Behind Enemy Lines- Colts Part 1
Guest Ed Thompson, NFL writer for Scout.com and editor ColtPower.com, the Indianapolis Colts affiliate on the Scout.com network.
Much is being made of Dwight Freeney's new contract for his performance over the past few years. What type of year is he having, and was he worth the money?
Ed Thompson: While his stats haven't been all that flashy - outside of his four forced fumbles - Freeney has been worth the investment just because of what he's able to do for the rest of the team. He's consistently drawing attention from two players, sometimes three, which cuts down on the number of receivers getting out onto routes or opens up an opportunity for the lineman next to him. During the team's Monday Night Football game against the Jaguars, Freeney almost always had a tight end or a running back to his side to help the Jaguars' offensive left tackle. At times, the tight end would chip Freeney while the offensive tackle dropped back a step to square-up. So he's giving the defense an advantage simply by forcing opponents to dedicate more than one man to him on practically every play.
The Colts are undefeated at 7-0 again for the third consecutive year. Is being undefeated at this point in the season something that's talked about, or do the players take it for granted once they get there?
Thompson: They don't really talk about it much. They seem to focus on each week's opponent and truly see each one as a challenge. They've learned the hard way in previous years that they can have plenty of talent, but if they don't execute properly on the field, they won't make it to the big game. I think their respect for their opponents really helps them stay focused on what they'll need to do to win the game, not just go out and play.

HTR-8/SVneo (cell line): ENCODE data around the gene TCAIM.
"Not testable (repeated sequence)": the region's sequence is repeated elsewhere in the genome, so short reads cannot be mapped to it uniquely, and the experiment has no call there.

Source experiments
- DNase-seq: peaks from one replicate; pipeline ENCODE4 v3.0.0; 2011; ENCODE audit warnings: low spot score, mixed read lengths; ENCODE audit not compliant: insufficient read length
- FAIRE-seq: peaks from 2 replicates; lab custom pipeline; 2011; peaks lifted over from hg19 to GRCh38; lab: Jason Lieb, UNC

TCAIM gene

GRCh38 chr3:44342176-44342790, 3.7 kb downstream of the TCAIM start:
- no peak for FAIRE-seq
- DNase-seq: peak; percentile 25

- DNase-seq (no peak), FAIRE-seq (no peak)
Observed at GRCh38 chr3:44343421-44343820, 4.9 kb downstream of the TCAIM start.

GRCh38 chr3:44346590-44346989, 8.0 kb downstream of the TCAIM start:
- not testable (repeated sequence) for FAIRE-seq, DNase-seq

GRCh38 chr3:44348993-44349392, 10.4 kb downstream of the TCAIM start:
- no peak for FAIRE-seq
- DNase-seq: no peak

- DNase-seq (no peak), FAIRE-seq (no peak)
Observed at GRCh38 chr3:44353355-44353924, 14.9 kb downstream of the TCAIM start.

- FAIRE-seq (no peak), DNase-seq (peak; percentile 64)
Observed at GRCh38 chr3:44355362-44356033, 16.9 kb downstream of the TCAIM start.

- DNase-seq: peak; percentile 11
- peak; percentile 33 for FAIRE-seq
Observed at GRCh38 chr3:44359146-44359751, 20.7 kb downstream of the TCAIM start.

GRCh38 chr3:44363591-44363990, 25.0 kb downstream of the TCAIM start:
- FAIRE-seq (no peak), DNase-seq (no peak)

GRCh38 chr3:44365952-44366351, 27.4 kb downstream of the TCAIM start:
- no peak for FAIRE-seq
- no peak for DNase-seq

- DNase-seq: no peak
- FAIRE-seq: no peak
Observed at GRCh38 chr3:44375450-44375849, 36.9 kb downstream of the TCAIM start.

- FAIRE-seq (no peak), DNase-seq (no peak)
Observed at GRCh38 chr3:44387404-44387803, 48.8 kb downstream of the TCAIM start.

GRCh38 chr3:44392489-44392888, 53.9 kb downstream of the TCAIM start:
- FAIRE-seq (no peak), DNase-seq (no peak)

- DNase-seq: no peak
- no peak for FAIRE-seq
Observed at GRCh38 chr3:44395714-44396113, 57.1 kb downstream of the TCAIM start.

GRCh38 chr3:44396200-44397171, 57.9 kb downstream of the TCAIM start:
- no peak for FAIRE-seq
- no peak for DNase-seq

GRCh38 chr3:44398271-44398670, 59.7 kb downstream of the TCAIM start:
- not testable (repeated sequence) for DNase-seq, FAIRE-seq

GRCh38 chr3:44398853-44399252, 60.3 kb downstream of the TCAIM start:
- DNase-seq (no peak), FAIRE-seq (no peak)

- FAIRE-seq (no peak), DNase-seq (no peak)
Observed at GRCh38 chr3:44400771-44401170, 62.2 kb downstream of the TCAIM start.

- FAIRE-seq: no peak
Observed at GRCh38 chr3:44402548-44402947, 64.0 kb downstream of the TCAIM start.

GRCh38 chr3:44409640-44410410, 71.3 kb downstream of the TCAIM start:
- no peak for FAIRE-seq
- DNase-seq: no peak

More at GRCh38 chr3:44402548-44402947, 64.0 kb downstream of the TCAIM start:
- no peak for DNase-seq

7-0 is impressive, have the Colts really been challenged by their opponents this year, or were the games mostly well in hand despite some close scores?
Thompson: They've had a couple of contests where they got off to slow starts but then made adjustments as the game progressed and opened up big leads in the second half - the season opener against the Saints and last week's game at Carolina are two good examples. Tennessee gave them a tough game earlier this year. They really haven't bullied anyone, they've just come out and played good, solid football through four quarters. And as the other team stumbles and makes mistakes, the Colts' lead increases as they just keep plugging along.
Indianapolis has flown well under the radar up until this game. Some players have said they like it that way. Do you think being an underdog, and having the Patriots steal the limelight up till this week is motivation for the Colts?
Thompson: I think it is for the defense. They're an emotional, fiery bunch that has become a very physical unit. If anyone's going to get a lift from it, it'll be them. The offense is a very business-like group that seems to be just fine with not having to deal with the distraction of being in the limelight. So in both cases, it works to their benefit.
What do you expect the Colts to try to do to slow down the Patriots high-powered offense?
Thompson: If they stay true to their identity and what they do best, they will focus on stopping the run first and trying to force the Patriots to be one-dimensional. As crazy as that may sound with the kind of year that Tom Brady is having, it plays to the Colts defense's strength as well. With the pass rushers they've got on this team and a very physical secondary group, I think they'll be content to take their chances against Brady and his receivers. Every time the ball goes into the air, it's a chance for a steal, an opportunity to knock the ball loose with a big, well-timed hit, or to force a few ill-timed drops on a third down that forces a punt. And it also gives the Colts pass rushers a chance to not only sack Brady, but force fumbles - something that they are very skilled at doing when they get near a quarterback. As the game progresses, their nickel and dime packages should be more prevalent, but that won't necessarily be a detriment to stopping the run. They bring in Tim Jennings at cornerback and slide starting cornerback Marlin Jackson inside to cover the slot receiver, putting one of their best hitters inside in case there is a run. He's also an effective blitzer from that spot. In the dime package, it's usually hard-hitting Matt Giordano who is inserted, giving Indy another guy on the field who can lay out a running back or wide receiver.
Running Up The Score?